FX Hit Comedy Dave Builds on Track Laid Down by First Season | TV/Streaming

“Dave” is a fictionalized version of the life of Dave Burd aka Lil Dicky, a rapper who blew up for the YouTube generation. With a self-deprecating sense of humor that recalls a less destructive version of Marshall Mathers, he released an album hesitantly called Professional Rapper in 2015, and has worked with Snoop Dogg, T-Pain, Ariana Grande, Kevin Hart, Benny Blanco, and many more. The version of Lil Dicky on “Dave” is more comedically exaggerated—his biggest hit is titled “My Dick Sucks”—but the show definitely riffs on Burd’s real life, including supporting turns from his hype man GaTa and his producer Benny Blanco. The show has a relatively small cast, centering most of its set-ups around Burd and how he impacts his inner circle, which includes GaTa, his manager Mike (Andrew Santino), ex-girlfriend Ally (Taylor Misiak), DJ Elz (Travis “Taco” Bennett), and friend Emma (Christine Ko).

The second season opens with Dave and his team overseas, trying to break into the lucrative K-Pop scene with a song called “I Took a Shit in Korea.” Right from the beginning of the season, Burd and his writers are clearly interrogating Lil Dicky’s largely selfish behavior, reflected in how he treats friends, collaborators, and even an entire culture. He’s that guy who thinks he knows everything about the cruel underbelly of K-Pop, but has no idea what he’s talking about, and when his translator ends up getting taken by authorities, it’s unsurprising that Burd is more concerned about the fact that he had his laptop than the guy’s personal safety. The second season of “Dave” has broken him up with Ally, and that seems to have sent him into even more selfish behavior, but the writing feels more sharply critical of that at the same time.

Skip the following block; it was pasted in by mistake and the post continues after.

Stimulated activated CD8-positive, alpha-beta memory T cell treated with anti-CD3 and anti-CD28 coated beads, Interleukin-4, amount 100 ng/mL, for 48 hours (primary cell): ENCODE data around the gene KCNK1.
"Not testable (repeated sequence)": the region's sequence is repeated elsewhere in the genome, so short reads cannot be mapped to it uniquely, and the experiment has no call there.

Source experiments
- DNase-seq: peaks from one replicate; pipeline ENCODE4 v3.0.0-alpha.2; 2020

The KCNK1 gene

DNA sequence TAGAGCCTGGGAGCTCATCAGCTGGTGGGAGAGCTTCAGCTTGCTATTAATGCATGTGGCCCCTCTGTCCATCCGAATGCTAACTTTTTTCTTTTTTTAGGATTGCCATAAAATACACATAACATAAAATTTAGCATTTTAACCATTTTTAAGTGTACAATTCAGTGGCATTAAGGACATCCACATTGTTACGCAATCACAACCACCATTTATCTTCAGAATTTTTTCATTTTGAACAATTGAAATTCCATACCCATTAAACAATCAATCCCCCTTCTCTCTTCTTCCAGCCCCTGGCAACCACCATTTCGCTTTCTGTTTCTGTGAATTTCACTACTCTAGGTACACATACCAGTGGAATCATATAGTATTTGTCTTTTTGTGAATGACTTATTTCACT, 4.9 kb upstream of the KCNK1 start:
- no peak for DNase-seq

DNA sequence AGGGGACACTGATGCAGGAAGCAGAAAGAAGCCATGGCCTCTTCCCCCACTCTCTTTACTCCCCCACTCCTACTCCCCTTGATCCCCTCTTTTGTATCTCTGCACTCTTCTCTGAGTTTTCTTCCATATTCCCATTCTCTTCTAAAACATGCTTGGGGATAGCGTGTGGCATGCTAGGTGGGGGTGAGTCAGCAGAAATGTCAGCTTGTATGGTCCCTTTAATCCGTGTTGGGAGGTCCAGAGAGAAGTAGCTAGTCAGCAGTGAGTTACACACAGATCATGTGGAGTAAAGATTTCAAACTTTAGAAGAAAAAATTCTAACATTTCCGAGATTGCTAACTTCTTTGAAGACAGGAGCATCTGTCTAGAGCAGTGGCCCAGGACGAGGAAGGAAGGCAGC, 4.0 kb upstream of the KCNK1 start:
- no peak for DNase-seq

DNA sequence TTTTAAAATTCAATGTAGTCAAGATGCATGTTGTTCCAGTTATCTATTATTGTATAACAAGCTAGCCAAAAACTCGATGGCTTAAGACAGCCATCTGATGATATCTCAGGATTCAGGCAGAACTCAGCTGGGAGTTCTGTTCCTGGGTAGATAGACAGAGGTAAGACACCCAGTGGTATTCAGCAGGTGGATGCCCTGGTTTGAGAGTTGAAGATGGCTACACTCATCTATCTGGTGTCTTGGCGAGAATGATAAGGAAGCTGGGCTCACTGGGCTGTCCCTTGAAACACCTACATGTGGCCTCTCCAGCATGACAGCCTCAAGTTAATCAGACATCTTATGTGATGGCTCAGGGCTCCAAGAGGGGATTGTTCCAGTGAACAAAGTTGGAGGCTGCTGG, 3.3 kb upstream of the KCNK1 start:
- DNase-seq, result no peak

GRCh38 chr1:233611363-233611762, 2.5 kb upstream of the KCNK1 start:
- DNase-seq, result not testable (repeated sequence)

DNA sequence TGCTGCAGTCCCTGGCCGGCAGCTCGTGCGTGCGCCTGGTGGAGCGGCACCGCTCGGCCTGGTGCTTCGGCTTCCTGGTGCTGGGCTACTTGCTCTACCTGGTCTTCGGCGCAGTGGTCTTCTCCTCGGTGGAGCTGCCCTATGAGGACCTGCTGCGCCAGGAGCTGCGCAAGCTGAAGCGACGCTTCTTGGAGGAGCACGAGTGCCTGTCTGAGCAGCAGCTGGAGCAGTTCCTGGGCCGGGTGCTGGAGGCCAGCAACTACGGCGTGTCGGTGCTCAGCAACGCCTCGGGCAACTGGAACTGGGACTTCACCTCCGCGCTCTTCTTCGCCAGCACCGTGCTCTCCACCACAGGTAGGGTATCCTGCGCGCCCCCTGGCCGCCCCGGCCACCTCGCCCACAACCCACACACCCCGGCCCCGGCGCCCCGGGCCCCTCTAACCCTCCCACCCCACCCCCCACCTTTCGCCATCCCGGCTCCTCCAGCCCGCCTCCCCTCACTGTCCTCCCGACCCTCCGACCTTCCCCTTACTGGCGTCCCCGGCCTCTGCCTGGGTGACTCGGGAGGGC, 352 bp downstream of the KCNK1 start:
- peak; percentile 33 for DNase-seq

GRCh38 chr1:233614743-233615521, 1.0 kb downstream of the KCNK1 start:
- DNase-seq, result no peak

Take the insane third episode, which features more bare man butts than I’ve seen on television maybe ever. Blanco and Burd run around the former’s house, naked, getting up to trouble that includes shoving things in their butts. It’s juvenile, physical humor but then the show takes a step back from it when GaTa and Elz show up and the conversation turns to how bromances are different between Black people. Burd’s general lack of interest in the cultures that he’s arguably appropriating reaches its peak in an extended guest appearance by Kareem Abdul-Jabbar, who asks to meet Lil Dicky after he hears his name in a song and ends up basically interviewing the rapper about what the hell he’s doing with his career and life. Watching Burd go from excited fanboy to stressed over being asked serious questions that he never asks himself is very entertaining.

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